Somebody wise (OK, my husband!) once said that cooking is the most important eco-art of all. And it's also been documented that kids who cook choose healthier foods.

With all those holiday parties coming up, and plenty of food prep to go with it, now may be the perfect time to get your children cooking. Not only will it teach them an important life skill, but it also gives them an opportunity to create something they can show off in front of family and friends. Given we tend to have crazy schedules over the holidays, cooking together is also a rare opportunity for some true quality time.

But as anybody who has actually cooked with kids knows, more hands don't necessarily mean less work. (And they certainly don't ensure less mess!) Below are some strategies for holiday cooking with children, without losing your mind. 

Make time to do it right

If you are rushing to get a dish prepared for a holiday potluck and you're leaving in an hour, now may not be the ideal time to get the kids involved. By planning ahead, and carving out some quality time for kid-centric cooking, you can make sure you have time to really focus on the little ones and enjoy what you are creating. 

Find kid-friendly recipes

From gingerbread houses to holiday cookies, festive recipes lend themselves well to sparking children's' imaginations. But it doesn't have to all be sugary sweets either. Tiny pizzas, for example, can be a fun addition to the holiday buffet. Or try some of the fun healthy holiday kids recipes here. (The banana snowmen look awesome!) 

3 boys in the kitchenAllow them to experiment (and fail)

With younger children, your goal is really to just get them experiencing food and cooking — not creating the perfect dish. So why not put a little of whatever recipe you are working on and let them experiment with whatever ingredients you have to hand? Chances are, you'll have a culinary disaster — but your aspiring chef will have a blast creating it. For older children, you could ask them to pick out a recipe of their choice and make it fully themselves.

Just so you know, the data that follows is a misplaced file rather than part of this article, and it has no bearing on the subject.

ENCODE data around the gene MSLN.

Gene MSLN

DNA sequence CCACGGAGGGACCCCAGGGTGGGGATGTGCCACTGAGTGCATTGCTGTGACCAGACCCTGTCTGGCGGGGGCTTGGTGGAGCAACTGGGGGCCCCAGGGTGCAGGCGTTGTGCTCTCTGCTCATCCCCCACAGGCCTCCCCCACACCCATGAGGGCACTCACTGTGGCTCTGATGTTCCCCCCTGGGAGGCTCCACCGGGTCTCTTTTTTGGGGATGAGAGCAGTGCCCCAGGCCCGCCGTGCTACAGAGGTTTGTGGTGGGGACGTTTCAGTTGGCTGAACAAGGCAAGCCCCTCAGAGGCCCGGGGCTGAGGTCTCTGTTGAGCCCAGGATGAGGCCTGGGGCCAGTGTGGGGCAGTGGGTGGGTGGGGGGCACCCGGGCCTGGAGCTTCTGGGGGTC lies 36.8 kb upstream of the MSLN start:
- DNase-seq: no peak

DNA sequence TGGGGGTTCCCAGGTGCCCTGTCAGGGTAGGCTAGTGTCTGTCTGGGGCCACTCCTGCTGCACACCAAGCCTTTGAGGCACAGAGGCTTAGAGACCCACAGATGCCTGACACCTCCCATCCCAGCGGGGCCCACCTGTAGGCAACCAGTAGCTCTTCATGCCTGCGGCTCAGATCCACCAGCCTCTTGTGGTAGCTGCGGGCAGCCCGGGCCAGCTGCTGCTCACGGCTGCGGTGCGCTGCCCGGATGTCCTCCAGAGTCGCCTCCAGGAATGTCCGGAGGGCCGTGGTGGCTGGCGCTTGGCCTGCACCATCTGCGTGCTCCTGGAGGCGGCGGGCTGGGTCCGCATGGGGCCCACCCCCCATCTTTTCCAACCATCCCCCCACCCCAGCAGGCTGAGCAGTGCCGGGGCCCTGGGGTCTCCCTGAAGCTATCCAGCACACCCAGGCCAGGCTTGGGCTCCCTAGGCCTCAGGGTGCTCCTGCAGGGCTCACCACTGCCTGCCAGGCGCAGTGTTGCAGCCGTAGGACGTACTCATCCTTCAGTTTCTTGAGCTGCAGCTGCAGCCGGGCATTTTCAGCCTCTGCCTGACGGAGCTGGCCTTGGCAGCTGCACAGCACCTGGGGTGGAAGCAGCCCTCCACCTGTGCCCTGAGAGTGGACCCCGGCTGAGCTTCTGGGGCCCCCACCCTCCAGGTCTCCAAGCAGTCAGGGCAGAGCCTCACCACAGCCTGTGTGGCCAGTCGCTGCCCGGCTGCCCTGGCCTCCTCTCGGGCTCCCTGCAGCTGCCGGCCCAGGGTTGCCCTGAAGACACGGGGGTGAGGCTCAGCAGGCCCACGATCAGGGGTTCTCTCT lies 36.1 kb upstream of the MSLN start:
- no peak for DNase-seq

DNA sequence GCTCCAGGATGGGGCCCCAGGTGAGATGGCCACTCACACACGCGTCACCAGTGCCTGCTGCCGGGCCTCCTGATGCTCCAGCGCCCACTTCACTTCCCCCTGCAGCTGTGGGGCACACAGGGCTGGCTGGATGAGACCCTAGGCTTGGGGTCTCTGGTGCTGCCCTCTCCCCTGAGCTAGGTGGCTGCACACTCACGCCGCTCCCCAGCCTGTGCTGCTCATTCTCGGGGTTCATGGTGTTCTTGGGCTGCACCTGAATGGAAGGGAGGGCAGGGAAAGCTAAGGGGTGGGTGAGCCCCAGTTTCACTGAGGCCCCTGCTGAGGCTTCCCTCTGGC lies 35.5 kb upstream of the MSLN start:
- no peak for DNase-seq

Provide age-appropriate tasks

It goes without saying that kitchen tasks should be divvied out according to age and ability. For 3- to 4-year-olds, have them help mix and pour ingredients, and expect them to get bored quickly. But 4- to 6-year-olds will most likely get into rolling out cookie dough, cutting out cookies, and maybe chopping ingredients with a safe, plastic knife. Around age 9 and onwards, children will be ready to start learning how to use the microwave and maybe even the stove. But be sure to supervise very carefully until you know they are competent and safe.  

Talk about what they are learning

Cooking, like many creative activities, is an opportunity to learn about all kinds of things. As a registered dietitian, I love to talk to my kids about the nutritional value of the foods they are preparing (including why sugary treats are a "less often" food!). But you can also talk about where their food comes from, who grew/raised it, and perhaps learn some math through the basics of weights and measures too. 

Jenni Grover MS RD LDN is a registered dietitian and co-founder of Realistic Nutrition Partners in Durham, N.C. She specializes in child, maternal and prenatal nutrition, with a focus on whole foods.

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